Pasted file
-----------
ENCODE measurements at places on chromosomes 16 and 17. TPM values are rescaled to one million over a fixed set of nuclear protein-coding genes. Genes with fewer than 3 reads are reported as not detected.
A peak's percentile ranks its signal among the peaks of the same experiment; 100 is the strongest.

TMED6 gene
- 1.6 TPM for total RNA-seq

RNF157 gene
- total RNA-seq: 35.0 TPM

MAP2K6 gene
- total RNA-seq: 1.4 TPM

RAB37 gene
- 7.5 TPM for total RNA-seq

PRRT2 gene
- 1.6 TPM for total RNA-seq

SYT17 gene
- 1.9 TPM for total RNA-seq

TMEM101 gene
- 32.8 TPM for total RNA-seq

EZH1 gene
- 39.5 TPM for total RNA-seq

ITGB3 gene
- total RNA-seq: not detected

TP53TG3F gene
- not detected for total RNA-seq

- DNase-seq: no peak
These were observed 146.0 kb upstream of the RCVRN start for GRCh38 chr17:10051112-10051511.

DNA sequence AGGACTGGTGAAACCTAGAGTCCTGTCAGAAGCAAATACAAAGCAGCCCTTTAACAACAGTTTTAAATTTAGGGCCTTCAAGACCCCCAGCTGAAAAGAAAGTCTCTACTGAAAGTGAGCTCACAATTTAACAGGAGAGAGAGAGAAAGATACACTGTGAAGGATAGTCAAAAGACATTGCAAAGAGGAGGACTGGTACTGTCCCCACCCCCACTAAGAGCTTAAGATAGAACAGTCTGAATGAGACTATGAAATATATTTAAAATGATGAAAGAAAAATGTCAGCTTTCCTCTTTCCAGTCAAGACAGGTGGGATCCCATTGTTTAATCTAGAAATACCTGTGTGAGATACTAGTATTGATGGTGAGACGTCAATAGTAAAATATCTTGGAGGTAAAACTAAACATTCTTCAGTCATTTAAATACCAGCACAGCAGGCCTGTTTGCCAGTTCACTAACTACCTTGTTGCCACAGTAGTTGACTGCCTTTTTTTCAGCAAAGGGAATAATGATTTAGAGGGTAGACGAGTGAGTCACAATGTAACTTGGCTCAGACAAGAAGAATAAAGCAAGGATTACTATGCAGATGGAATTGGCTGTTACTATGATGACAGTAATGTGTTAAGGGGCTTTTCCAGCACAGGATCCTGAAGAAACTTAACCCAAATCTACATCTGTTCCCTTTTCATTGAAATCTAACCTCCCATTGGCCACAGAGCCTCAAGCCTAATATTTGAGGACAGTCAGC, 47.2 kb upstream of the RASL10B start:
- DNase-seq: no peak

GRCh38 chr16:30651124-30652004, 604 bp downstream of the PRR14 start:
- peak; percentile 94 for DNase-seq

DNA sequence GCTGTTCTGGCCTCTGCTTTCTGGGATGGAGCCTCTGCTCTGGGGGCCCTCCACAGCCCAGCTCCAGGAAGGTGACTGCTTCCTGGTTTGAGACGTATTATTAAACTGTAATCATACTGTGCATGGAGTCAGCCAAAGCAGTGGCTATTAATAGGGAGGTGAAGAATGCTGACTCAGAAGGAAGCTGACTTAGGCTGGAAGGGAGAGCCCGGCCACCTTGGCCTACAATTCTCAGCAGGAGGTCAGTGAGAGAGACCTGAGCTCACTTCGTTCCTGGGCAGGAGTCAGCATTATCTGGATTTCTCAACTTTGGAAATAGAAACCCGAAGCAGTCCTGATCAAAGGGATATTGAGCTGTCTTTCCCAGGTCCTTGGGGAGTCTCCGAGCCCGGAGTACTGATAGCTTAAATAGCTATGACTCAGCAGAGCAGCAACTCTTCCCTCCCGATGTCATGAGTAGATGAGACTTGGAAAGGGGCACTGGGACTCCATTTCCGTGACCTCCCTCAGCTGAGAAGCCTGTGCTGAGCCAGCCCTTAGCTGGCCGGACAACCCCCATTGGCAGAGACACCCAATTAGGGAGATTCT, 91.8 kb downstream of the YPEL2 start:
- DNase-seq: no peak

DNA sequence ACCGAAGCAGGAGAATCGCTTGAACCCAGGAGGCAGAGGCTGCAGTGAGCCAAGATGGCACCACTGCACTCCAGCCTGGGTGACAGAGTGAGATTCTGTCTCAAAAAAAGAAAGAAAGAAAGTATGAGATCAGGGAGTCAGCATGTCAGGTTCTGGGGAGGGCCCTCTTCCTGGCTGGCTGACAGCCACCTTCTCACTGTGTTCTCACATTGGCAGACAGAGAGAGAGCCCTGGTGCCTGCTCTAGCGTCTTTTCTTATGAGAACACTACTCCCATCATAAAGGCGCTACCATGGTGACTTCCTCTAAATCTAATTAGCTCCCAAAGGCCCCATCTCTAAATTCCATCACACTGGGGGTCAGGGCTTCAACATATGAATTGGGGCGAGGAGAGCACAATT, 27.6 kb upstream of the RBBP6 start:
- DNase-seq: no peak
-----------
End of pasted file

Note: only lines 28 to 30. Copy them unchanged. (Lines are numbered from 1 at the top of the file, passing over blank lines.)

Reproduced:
- peak; percentile 94 for DNase-seq

DNA sequence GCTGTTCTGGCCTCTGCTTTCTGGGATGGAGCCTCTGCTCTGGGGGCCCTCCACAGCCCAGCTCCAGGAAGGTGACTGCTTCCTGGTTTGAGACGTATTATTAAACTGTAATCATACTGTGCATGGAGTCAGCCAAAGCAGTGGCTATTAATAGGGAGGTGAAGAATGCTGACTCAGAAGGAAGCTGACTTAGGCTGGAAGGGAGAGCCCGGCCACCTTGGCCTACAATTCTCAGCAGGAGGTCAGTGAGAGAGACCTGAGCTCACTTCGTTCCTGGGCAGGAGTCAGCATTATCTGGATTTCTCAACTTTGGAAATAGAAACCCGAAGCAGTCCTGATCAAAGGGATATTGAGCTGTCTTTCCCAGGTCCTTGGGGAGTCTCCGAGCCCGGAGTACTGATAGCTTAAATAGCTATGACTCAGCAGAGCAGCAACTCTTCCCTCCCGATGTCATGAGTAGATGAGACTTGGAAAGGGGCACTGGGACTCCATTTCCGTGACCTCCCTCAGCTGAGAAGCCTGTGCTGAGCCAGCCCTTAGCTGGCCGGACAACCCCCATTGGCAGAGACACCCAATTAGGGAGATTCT, 91.8 kb downstream of the YPEL2 start:
- DNase-seq: no peak